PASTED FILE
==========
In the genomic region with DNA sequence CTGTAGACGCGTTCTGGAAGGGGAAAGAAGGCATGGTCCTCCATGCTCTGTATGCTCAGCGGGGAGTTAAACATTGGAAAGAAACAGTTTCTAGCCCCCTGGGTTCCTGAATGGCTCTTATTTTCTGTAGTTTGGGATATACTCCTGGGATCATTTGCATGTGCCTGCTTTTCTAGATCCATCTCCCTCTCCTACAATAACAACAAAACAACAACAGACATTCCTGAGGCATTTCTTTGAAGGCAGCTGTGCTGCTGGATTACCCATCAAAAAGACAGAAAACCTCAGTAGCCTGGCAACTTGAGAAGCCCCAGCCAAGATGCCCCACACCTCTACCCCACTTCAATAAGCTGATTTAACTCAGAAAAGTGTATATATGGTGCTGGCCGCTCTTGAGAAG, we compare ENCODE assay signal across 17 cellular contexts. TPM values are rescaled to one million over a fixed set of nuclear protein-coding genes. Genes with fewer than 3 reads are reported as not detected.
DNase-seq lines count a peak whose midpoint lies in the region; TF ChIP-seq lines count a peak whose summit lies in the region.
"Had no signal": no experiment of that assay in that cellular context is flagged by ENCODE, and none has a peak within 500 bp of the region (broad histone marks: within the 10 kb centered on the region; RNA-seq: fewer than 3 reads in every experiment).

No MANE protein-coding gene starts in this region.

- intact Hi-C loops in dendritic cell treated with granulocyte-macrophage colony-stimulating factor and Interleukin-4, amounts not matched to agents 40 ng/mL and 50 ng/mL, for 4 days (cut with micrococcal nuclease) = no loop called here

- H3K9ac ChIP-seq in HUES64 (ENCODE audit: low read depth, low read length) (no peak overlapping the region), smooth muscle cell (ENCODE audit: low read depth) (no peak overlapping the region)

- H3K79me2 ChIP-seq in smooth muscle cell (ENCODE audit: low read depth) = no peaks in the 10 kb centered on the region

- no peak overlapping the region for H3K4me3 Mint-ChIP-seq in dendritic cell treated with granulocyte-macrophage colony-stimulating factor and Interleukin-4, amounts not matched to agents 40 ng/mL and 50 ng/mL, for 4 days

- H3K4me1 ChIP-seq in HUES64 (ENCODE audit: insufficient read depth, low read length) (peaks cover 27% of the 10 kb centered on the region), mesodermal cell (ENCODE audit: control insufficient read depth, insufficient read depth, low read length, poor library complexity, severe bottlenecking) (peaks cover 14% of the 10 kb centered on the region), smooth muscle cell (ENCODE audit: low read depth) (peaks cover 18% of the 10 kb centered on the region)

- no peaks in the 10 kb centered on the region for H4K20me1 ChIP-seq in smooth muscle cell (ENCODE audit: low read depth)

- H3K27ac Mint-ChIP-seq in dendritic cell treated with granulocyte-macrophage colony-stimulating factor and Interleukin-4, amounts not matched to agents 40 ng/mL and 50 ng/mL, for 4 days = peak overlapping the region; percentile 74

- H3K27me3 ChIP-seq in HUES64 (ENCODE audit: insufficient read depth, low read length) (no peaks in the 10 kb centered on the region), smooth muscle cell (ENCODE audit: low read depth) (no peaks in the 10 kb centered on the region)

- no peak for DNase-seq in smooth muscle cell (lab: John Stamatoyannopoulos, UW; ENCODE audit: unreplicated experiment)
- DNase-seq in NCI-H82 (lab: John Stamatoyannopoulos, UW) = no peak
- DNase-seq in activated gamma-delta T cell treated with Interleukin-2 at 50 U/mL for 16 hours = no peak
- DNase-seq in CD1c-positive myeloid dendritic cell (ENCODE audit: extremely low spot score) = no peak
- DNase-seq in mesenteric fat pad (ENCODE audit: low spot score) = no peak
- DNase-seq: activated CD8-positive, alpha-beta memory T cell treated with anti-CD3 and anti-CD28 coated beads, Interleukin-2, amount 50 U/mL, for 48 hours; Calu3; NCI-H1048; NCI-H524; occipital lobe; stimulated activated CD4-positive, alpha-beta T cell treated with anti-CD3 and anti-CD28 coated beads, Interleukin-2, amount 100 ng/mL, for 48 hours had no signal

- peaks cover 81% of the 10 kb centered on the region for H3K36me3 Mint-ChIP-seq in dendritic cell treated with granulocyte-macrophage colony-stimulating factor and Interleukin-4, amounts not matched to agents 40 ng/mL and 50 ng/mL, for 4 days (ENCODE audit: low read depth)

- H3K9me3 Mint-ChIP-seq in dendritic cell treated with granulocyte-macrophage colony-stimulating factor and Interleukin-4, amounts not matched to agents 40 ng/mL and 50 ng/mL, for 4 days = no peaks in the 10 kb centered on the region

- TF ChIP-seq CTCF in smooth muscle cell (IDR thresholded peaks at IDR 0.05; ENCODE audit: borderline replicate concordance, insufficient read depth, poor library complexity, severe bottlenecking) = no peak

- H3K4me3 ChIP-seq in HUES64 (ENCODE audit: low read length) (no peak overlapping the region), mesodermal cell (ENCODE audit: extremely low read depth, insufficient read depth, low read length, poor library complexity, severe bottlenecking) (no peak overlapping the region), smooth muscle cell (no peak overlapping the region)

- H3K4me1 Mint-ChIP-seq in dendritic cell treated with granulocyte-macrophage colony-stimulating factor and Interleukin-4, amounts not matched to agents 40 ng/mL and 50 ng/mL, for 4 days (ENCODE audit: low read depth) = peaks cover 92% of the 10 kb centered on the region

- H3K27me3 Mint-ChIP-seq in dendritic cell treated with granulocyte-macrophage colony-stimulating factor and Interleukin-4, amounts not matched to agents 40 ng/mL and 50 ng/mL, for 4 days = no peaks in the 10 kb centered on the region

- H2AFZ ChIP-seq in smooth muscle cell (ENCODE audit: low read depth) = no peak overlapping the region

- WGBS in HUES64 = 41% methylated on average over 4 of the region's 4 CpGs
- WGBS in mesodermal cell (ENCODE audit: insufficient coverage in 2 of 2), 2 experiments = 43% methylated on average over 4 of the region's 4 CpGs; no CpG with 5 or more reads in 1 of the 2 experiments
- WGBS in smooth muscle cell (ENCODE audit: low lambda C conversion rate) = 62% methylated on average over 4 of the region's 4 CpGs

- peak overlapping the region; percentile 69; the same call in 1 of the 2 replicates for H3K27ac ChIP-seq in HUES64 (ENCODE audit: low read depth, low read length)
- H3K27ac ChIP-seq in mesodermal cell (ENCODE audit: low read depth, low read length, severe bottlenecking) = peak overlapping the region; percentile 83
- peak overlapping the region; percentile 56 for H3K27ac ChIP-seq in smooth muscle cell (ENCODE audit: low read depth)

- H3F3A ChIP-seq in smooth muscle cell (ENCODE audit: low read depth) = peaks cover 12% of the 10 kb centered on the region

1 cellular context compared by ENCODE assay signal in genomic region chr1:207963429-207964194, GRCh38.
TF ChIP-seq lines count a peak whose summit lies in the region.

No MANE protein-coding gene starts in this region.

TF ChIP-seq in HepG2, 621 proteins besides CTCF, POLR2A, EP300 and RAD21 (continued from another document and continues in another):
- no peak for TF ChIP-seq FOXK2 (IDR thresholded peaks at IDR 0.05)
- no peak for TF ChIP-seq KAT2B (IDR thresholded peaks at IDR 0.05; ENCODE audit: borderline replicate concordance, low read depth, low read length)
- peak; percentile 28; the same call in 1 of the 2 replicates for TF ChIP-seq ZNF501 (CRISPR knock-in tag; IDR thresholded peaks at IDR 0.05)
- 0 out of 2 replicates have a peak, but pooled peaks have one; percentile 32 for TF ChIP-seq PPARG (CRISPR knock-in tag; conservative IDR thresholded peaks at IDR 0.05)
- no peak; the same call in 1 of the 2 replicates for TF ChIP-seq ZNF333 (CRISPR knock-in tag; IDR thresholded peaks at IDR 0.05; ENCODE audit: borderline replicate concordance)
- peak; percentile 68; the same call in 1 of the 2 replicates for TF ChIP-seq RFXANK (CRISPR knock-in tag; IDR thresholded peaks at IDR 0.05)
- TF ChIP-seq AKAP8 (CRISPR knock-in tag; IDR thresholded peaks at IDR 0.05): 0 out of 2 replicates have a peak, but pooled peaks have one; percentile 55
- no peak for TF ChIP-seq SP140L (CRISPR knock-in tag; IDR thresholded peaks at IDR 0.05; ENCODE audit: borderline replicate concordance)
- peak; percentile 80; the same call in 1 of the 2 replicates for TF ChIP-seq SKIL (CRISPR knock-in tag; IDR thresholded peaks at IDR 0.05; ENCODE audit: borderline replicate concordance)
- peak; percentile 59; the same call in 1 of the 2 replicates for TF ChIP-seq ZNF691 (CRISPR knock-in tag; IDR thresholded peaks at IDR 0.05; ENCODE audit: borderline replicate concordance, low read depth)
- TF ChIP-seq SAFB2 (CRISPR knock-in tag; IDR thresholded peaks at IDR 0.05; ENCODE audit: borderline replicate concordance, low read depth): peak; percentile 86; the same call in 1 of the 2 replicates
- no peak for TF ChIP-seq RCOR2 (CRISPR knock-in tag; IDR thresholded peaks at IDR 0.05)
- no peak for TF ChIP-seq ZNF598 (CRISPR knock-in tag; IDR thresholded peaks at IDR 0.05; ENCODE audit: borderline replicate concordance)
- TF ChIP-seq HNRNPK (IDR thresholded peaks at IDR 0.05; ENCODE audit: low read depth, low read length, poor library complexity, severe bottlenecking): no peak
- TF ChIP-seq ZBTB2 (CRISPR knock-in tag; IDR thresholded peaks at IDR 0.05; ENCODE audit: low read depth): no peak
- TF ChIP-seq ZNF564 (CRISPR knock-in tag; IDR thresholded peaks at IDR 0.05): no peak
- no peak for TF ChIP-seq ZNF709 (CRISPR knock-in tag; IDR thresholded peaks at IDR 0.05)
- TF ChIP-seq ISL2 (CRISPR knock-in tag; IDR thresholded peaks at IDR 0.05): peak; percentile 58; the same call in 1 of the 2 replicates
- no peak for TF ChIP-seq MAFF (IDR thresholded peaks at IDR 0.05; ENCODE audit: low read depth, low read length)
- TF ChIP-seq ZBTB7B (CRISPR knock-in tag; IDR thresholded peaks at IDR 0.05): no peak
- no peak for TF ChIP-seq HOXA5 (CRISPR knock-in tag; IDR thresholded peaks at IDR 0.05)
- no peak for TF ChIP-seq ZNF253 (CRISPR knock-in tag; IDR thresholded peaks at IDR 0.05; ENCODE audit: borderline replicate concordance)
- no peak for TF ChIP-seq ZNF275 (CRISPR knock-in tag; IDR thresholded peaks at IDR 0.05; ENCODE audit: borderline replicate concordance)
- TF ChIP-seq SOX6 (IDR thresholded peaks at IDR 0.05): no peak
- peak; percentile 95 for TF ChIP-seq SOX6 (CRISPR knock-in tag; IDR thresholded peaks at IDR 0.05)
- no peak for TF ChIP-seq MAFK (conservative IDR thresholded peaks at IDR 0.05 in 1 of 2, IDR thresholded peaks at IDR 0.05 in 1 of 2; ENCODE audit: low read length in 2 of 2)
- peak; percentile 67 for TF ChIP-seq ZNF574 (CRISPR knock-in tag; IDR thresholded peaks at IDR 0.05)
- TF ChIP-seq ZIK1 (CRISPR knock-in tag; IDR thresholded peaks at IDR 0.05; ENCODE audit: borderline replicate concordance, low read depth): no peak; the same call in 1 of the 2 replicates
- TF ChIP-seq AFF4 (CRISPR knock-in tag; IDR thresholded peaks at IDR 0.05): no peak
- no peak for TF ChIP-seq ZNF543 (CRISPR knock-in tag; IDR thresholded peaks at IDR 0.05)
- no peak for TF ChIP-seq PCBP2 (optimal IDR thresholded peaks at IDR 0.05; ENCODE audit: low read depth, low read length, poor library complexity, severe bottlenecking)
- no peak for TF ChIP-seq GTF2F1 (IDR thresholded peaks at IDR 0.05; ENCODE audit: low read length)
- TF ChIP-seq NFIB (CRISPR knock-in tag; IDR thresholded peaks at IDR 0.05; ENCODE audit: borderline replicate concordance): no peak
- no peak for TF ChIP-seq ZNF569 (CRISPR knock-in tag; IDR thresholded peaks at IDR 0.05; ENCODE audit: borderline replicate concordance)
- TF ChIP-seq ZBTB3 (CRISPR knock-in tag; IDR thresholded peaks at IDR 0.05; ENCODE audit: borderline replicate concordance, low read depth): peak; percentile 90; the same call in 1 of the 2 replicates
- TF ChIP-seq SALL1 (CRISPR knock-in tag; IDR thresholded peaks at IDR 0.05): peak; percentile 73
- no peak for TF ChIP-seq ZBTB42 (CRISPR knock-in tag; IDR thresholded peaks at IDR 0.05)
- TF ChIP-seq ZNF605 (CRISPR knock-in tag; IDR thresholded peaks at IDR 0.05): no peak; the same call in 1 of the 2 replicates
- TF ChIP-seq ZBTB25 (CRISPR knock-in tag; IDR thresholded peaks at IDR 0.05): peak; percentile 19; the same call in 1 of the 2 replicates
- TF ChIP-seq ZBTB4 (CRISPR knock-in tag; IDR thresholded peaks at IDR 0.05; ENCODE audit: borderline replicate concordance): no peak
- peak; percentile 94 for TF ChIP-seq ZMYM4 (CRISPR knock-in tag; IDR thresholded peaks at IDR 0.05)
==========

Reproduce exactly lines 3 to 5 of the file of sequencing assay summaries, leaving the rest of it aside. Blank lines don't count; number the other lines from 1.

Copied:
"Had no signal": no experiment of that assay in that cellular context is flagged by ENCODE, and none has a peak within 500 bp of the region (broad histone marks: within the 10 kb centered on the region; RNA-seq: fewer than 3 reads in every experiment).

No MANE protein-coding gene starts in this region.

- intact Hi-C loops in dendritic cell treated with granulocyte-macrophage colony-stimulating factor and Interleukin-4, amounts not matched to agents 40 ng/mL and 50 ng/mL, for 4 days (cut with micrococcal nuclease) = no loop called here